In the Penal Colony
by Franz Kafka
Character Role Analysis
The Explorer and Modern Justice
The narrator tells the story from the explorer's point of view, which makes it relatively easy to identify with him. He's sort of in the same situation as the reader: he's the outsider in this weird penal colony with its strange judicial system and horrifying torture device. Furthermore, his "Western values" – humaneness, a fair trial, etc. – are supposedly our own, and his reactions to the penal colony are probably very much like ours. Although he doesn't do very much besides watch, it is fair to say that a lot happens to him (the whole story does), and what happens to him in the nightmarish world he's stepped into moves him to escape it as quickly as he can.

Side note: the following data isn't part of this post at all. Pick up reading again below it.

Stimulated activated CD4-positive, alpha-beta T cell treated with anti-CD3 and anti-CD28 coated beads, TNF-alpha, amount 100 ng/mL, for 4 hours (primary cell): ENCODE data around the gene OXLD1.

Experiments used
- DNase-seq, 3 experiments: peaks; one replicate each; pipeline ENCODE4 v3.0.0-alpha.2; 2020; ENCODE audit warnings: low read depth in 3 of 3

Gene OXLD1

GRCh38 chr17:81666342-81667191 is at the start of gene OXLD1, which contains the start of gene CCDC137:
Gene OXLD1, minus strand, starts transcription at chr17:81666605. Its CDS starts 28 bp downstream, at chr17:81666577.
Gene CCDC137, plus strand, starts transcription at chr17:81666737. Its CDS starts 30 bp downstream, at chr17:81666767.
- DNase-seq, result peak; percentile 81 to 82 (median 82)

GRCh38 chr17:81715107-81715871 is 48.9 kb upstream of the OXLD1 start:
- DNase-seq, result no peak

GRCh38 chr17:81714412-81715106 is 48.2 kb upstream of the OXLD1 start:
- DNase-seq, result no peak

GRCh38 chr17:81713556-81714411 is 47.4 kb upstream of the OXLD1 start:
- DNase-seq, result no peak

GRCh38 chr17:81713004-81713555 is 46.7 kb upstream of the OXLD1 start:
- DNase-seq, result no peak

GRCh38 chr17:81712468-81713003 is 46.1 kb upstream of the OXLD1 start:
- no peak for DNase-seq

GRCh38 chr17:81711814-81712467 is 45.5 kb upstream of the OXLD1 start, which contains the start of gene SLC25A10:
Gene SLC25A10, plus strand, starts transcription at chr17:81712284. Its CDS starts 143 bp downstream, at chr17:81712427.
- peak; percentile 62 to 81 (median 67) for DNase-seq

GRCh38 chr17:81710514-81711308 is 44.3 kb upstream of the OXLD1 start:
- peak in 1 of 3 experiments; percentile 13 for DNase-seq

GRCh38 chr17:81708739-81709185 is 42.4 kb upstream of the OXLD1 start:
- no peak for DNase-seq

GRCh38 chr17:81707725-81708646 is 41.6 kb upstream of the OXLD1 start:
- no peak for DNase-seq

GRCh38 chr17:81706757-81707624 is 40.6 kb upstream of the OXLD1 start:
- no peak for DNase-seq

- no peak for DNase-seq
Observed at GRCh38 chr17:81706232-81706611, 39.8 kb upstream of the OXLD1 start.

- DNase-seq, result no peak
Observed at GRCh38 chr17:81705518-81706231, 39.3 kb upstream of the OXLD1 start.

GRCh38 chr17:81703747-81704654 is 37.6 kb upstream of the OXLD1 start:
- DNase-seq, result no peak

The officer's a less obvious candidate for the role of protagonist than the explorer, since the story isn't from his perspective and he seems so strange to us. We also doubt his sanity. If you look at him as a brainwashed victim or a narrow-minded zealot, you can't put him in this role very easily. But if you find something admirable about him – maybe in the strength of his conviction – you can definitely place him as the protagonist. Don't you feel bad that his whole world goes down the tubes? And isn't there something kind of heroic about his suicide? Maybe?